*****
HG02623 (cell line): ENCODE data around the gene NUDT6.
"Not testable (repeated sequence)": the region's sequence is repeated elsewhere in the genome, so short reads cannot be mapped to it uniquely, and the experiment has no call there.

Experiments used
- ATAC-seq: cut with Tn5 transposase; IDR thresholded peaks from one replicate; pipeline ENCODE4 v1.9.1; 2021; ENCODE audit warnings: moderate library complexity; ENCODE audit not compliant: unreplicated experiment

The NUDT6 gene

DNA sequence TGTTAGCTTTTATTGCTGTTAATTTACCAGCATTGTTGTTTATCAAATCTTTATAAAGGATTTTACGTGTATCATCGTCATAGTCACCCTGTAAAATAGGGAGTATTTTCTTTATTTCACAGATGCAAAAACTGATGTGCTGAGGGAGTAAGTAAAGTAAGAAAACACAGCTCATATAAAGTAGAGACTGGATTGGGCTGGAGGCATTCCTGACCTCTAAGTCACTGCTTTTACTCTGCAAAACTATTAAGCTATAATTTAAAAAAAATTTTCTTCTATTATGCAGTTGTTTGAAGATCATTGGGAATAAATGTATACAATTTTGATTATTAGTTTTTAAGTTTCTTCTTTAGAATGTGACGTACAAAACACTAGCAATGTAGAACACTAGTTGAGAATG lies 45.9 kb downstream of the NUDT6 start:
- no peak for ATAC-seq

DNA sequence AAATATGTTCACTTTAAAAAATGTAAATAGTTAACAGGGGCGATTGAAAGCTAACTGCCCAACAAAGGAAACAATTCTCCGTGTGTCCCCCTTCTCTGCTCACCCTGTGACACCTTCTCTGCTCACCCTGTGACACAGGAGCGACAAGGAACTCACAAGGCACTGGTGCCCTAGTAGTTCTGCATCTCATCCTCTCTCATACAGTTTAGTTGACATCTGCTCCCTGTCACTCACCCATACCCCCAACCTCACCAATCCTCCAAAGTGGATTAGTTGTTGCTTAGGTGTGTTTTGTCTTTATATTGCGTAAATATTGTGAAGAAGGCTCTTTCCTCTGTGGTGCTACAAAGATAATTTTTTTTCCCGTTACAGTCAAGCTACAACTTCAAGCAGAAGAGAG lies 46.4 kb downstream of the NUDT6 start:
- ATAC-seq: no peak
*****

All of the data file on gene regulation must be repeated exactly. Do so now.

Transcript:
HG02623 (cell line): ENCODE data around the gene NUDT6.
"Not testable (repeated sequence)": the region's sequence is repeated elsewhere in the genome, so short reads cannot be mapped to it uniquely, and the experiment has no call there.

Experiments used
- ATAC-seq: cut with Tn5 transposase; IDR thresholded peaks from one replicate; pipeline ENCODE4 v1.9.1; 2021; ENCODE audit warnings: moderate library complexity; ENCODE audit not compliant: unreplicated experiment

The NUDT6 gene

DNA sequence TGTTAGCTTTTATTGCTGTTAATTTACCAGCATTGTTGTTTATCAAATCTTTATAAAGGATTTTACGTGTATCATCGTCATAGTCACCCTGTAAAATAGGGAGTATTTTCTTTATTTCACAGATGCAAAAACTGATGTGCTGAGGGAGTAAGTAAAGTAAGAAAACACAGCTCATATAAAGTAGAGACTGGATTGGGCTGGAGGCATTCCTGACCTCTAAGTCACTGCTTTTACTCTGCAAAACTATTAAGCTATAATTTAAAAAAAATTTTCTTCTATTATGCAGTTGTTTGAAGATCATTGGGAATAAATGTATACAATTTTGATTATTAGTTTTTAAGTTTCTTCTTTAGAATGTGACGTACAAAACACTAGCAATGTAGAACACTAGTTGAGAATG lies 45.9 kb downstream of the NUDT6 start:
- no peak for ATAC-seq

DNA sequence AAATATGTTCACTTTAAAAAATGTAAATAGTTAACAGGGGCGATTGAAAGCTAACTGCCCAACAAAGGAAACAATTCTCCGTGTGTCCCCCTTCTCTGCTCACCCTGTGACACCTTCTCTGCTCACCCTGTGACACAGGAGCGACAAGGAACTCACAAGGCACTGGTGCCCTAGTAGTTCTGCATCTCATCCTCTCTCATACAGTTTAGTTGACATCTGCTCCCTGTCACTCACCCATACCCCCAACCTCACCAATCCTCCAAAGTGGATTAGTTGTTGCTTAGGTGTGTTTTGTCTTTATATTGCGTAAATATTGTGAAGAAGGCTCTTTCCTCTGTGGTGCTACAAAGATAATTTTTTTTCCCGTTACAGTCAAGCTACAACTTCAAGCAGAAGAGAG lies 46.4 kb downstream of the NUDT6 start:
- ATAC-seq: no peak